CityDoctors was launched in 2012 to help address the shortage of primary care physicians and to increase educational and career opportunities for local youth. The scholarship recipients have been selected based on their academic excellence and financial need, and will receive either partial or full scholarships to pay for medical school tuition for periods of up to four years, with some scholarships valued at more than $200,000 each.

The program has helped a total of 82 students from in and around NYC attend medical school on the equivalent of 38 full scholarships, and, in return, 152 years of needed primary care services have been committed to NYC’s health care system. In total, more than $11 million in medical school scholarships are expected to be awarded under CityDoctors.

The 2016 class of CityDoctors Scholarship Program recipients are a diverse group of women and men, representing all five boroughs. Many winners hold undergraduate degrees from prestigious institutions including Baylor University, New York University, Tulane University, and Johns Hopkins University. Scholarship recipients have done research, interned, and volunteered at various NYC hospitals including New York-Presbyterian, Albert Einstein College of Medicine, NYU Langone Medical Center, and those within the NYC public health system such as NYC Health + Hospitals/Bellevue, NYC Health + Hospitals/Woodhull, NYC Health + Hospitals/Kings County and NYC Health + Hospitals/Sea View.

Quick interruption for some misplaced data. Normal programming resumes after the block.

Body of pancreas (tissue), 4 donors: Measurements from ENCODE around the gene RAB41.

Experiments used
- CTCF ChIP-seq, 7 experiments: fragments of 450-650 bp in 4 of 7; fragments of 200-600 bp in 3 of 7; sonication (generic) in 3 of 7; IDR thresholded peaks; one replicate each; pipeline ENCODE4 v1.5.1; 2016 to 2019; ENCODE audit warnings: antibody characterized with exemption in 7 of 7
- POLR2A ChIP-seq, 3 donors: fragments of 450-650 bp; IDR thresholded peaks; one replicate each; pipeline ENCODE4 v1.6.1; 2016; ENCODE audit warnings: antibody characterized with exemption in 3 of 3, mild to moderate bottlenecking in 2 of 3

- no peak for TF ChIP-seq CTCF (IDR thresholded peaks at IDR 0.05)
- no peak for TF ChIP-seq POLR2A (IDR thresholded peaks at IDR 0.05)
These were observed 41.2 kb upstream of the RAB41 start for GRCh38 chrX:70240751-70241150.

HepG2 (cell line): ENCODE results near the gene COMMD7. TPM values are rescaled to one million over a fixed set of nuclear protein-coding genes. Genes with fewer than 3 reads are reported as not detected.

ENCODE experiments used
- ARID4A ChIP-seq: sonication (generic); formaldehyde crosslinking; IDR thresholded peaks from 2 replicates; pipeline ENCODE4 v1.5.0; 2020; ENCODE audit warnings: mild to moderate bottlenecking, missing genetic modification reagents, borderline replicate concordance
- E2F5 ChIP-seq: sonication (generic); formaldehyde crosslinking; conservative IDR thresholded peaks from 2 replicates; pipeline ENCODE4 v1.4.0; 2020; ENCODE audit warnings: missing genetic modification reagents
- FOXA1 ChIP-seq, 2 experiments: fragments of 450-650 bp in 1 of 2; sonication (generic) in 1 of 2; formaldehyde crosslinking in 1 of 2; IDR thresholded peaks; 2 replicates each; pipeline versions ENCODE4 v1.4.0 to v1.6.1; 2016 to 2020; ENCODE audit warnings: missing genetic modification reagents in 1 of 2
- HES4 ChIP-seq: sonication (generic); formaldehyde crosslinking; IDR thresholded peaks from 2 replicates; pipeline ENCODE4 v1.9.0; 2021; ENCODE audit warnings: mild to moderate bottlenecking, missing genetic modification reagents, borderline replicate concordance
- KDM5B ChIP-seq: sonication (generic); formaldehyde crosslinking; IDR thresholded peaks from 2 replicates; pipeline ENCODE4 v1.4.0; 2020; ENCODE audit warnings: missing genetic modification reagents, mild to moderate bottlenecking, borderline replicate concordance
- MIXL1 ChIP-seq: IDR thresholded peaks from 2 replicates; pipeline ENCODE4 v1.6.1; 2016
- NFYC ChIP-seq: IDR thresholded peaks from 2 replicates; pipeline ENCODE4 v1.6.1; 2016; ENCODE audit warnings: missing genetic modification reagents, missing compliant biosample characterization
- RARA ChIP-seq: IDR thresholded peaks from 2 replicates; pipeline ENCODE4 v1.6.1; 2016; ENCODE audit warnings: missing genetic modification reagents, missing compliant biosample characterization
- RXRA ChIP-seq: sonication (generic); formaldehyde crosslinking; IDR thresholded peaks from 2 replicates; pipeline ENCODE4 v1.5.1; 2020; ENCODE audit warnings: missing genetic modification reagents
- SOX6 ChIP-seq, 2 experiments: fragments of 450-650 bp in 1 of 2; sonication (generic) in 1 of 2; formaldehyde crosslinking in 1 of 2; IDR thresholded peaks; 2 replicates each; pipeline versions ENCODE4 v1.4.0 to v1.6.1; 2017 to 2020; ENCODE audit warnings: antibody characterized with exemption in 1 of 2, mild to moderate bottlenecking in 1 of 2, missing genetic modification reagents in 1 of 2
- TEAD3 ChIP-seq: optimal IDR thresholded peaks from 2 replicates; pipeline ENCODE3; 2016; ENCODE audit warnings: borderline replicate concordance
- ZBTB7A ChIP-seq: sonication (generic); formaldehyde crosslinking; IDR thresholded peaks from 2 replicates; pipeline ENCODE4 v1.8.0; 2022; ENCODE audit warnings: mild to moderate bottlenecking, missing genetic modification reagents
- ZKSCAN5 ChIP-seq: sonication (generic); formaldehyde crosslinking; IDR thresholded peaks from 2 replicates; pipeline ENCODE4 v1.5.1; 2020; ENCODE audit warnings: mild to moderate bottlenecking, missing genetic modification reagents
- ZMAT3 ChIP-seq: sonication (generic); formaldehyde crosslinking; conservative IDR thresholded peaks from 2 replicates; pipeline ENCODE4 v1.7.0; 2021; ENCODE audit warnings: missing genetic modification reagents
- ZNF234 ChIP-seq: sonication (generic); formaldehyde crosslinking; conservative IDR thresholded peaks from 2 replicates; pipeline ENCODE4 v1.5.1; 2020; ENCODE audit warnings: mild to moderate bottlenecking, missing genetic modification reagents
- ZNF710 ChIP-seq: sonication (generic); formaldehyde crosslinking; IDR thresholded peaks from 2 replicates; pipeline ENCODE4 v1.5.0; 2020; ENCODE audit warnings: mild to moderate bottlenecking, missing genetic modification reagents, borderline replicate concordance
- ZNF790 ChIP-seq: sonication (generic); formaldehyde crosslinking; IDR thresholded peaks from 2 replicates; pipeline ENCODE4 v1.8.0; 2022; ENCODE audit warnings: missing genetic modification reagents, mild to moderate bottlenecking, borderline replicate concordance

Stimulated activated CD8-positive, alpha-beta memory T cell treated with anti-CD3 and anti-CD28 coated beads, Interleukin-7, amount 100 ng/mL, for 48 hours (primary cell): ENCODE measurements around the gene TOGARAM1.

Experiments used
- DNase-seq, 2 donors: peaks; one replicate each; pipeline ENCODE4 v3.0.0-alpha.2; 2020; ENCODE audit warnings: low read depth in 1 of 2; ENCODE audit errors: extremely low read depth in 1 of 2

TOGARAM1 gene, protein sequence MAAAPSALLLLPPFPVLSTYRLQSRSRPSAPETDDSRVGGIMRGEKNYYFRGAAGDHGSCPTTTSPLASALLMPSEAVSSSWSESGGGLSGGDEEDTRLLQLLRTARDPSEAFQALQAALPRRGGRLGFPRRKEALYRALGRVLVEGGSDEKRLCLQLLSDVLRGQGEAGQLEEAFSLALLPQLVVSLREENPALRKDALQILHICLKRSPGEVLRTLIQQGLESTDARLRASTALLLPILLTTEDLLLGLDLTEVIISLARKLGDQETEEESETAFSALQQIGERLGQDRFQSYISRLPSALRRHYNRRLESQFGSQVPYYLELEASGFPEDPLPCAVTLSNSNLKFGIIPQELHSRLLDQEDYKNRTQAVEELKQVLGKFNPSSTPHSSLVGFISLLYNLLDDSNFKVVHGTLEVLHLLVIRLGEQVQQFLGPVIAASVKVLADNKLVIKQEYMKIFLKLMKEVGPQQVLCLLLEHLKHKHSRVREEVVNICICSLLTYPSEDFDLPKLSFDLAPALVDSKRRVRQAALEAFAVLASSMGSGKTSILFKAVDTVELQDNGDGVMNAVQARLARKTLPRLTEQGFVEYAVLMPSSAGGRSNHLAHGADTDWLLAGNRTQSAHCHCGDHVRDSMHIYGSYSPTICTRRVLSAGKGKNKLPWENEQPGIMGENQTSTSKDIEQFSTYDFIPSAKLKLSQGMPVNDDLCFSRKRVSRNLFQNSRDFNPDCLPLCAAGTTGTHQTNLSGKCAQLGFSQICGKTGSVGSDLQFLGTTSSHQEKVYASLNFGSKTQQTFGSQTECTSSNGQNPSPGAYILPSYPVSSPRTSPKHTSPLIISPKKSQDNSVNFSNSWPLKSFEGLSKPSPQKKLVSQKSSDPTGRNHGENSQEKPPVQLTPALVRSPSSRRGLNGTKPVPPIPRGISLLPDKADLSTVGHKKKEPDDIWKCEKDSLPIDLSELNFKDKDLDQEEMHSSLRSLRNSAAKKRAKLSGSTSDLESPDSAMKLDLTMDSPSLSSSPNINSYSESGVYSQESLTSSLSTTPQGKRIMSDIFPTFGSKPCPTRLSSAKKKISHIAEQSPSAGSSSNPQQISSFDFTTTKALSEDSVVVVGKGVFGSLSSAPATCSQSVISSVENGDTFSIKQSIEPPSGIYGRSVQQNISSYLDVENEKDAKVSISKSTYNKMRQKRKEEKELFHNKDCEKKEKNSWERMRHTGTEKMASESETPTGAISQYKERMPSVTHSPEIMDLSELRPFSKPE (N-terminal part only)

To be eligible for CityDoctors scholarship, students must fulfill all the requirements to be accepted to medical school and also meet at least one of the following criteria: graduated from a NYC high school; have five years of residency in NYC; have a parent employed by NYC Health + Hospitals or the City of New York; or be employed themselves by NYC Health + Hospitals or the City of New York for at least five years.

In return for their scholarships, for each equivalent year of tuition they receive each student has committed to provide one year of service as a primary care attending physician at one of 11 hospitals within the public health system. Several of the students have already completed part of the medical school educations, while others are beginning their studies this term.